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Sarah Spencer: Melanoma Survivor

Sarah Spencer: Melanoma Survivor

Oddly enough, my skin cancer story began with my birth! Well, to be more specific I was born with a congenital nevus (aka, birthmark) on the second toe of my left foot. It was a dark, asymmetrical mole that I always thought was ugly and so for the first thirty-odd years of my life, I just ignored it until it became impossible to ignore. In my early thirties, this mark began to slowly change. It was almost imperceptible at first, so it didn’t raise a red flag right away. Eventually, I did notice that it appeared to be getting bigger and by this point, it was even starting to itch and give off little random burning sensations. My husband and I made an appointment with a dermatologist but in the meantime, I was googling all about melanoma. After finding out about the “ABCDE” warning signs of melanoma, I was fairly certain already that this was what was going on with my toe. But I still couldn’t really comprehend what a melanoma diagnosis would mean for me.

On New Year’s Eve 2013, the P.A. at the dermatologist’s office called me and confirmed my suspicion. Not understanding the sneaky and aggressive nature of melanoma, I just assumed that the offensive birthmark would be cut off, I’d have a little toe scar, and that life would go on as usual. I was so very wrong! The dermatologist’s office referred me to MD Anderson Cancer Center in Houston. I went to my first appointment not really knowing what to expect but I definitely DID NOT expect to be told that the top half of my toe would need to be amputated. The surgical oncologist informed me that I was in good company as Bob Marley had also been diagnosed with “acral lentiginous melanoma” and she reassured me that although I was undergoing a distal toe amputation, I would still be able to wear flip-flops—silver lining!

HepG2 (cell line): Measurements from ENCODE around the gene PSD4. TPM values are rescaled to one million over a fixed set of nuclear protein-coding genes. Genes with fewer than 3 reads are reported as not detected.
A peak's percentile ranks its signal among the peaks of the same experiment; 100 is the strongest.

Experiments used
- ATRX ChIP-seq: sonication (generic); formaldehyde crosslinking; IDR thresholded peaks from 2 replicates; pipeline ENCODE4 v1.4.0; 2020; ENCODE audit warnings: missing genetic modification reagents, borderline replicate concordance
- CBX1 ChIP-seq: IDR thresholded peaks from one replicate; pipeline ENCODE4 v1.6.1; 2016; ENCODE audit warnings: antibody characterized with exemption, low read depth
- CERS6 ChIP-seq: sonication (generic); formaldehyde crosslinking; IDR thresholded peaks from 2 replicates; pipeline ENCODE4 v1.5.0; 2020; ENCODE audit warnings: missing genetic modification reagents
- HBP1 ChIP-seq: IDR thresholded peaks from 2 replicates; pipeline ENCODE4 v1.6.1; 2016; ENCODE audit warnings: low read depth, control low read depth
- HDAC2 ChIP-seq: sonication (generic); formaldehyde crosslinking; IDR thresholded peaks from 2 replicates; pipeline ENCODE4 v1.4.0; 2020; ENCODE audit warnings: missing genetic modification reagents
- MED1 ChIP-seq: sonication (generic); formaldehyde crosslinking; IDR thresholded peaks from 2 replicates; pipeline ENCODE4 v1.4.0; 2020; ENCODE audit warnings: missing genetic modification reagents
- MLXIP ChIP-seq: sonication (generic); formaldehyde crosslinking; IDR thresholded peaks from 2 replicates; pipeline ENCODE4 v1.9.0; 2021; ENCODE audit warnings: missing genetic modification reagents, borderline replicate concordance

The biopsy showed the melanoma was very slow-growing, not very deep, and there was no visible mitosis. I was assured that prognostically, this was all very good news. But to be on the safe side, I would also undergo a sentinel lymph node biopsy while I was in surgery for the toe-top removal. My oncologist informed me that she was 98.99999…% confident that the melanoma had not spread.
Despite her well-intentioned and optimistic prediction, unfortunately even the best doctors are not always right. The sentinel lymph node biopsy revealed a microscopic amount of melanoma in the largest of three nodes. This advanced my clinical staging to Stage 3A. My heart sunk. After picking it up and dusting it off, the next course of action was an inguinal lymphadenectomy wherein another 16 lymph nodes were removed and dissected. Good news this time, all of those lymph nodes were clear!

All follow-up scans since the last surgery have shown “No Evidence of Disease” and for this, I am so grateful. But fear of recurrence is always in the back of my mind and the permanent side effects of the operations I had are a daily reminder of the physical and emotional damage that melanoma can leave behind.